Weekly View – Third time lucky?

The CIO office’s view of the week ahead.

Last week, “Brextension” was confirmed by the UK Parliament, which voted in favour of a Brexit delay by 413 to 202. However, we are far from out of the woods yet as the EU must next approve the request, for which the UK must offer a satisfactory justification as to why they need it and how it would be used. For this reason, Theresa May’s deal may pass a third vote in parliament this week. If not, a long extension is possible, with president of the European Council Donald Tusk already having given guidance that the EU should remain “open to a long extension”. We will be watching how the Brexit evolution unfolds this week.

On the bright side, good news out of Europe has finally surfaced, with positive industrial production growth in the euro area in January, driven by France, Italy and Spain. Surprises also turned positive, with the euro area even outpacing the US in latest data, according to the Citi Economic Surprise indices, a gauge of optimism about the economy. At the same time, EU banks’ credit stress is at its lowest levels since 2007, with the continued deleveraging of the Italian banking sector adding further support to the recovery. Bank profitability remains under pressure however, as shown by the merger talks between Deutsche Bank and Commerzbank. Year to date, European equities have outperformed their US peers. At the same time, the S&P 500 had its best week since November, rounding out an overall positive week for developed equities.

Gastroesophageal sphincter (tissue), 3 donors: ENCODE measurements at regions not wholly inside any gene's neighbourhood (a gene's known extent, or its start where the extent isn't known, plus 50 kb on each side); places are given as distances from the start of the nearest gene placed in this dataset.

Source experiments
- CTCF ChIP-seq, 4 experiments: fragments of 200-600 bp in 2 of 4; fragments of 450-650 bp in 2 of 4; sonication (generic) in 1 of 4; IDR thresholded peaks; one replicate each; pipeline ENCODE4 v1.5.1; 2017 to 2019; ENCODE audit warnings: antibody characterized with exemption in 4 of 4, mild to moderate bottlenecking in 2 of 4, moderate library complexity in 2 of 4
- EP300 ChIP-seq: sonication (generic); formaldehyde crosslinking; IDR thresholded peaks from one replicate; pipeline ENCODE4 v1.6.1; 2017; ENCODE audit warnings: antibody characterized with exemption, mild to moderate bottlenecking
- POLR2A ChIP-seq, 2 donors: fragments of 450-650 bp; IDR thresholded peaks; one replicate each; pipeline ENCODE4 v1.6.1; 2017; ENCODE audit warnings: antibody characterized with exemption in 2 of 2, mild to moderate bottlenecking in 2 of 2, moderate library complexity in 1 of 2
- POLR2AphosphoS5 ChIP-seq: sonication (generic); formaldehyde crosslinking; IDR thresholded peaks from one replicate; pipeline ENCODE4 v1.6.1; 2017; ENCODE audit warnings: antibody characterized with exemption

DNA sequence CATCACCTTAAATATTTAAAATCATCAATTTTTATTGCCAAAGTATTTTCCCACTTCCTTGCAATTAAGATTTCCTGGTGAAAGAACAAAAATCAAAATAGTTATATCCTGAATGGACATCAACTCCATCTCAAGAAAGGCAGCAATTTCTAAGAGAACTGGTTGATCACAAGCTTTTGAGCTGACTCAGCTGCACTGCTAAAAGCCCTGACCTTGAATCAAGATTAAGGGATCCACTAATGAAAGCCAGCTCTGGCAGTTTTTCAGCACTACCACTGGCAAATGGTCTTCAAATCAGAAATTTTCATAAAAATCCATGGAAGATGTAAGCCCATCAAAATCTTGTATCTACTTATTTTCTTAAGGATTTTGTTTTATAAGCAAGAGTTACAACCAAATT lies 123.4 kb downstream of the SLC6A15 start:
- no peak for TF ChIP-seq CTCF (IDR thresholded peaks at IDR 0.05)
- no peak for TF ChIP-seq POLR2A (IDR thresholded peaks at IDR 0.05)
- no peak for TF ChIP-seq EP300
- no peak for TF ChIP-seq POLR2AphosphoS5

The Bank of Japan confirmed that it would keep its monetary policy unchanged and downgraded its outlook for the Japanese economy at the same time. This completed a hat trick of major central bank dovishness, with the central banks of the US, EU and now Japan potentially keeping interest rates lower for longer than previously expected. Despite a reduction in JGB purchases, Japanese sovereign rates moved into negative territory and now resemble those in Europe. This wave of central bank dovishness has facilitated the decline of corporate rates and volatility to levels below the summer of 2018, allowing equity valuations to expand without any rise in earnings estimates. We will be monitoring the Federal Reserve meeting minutes in the week ahead.

César Pérez Ruiz, Head of Investments & CIO

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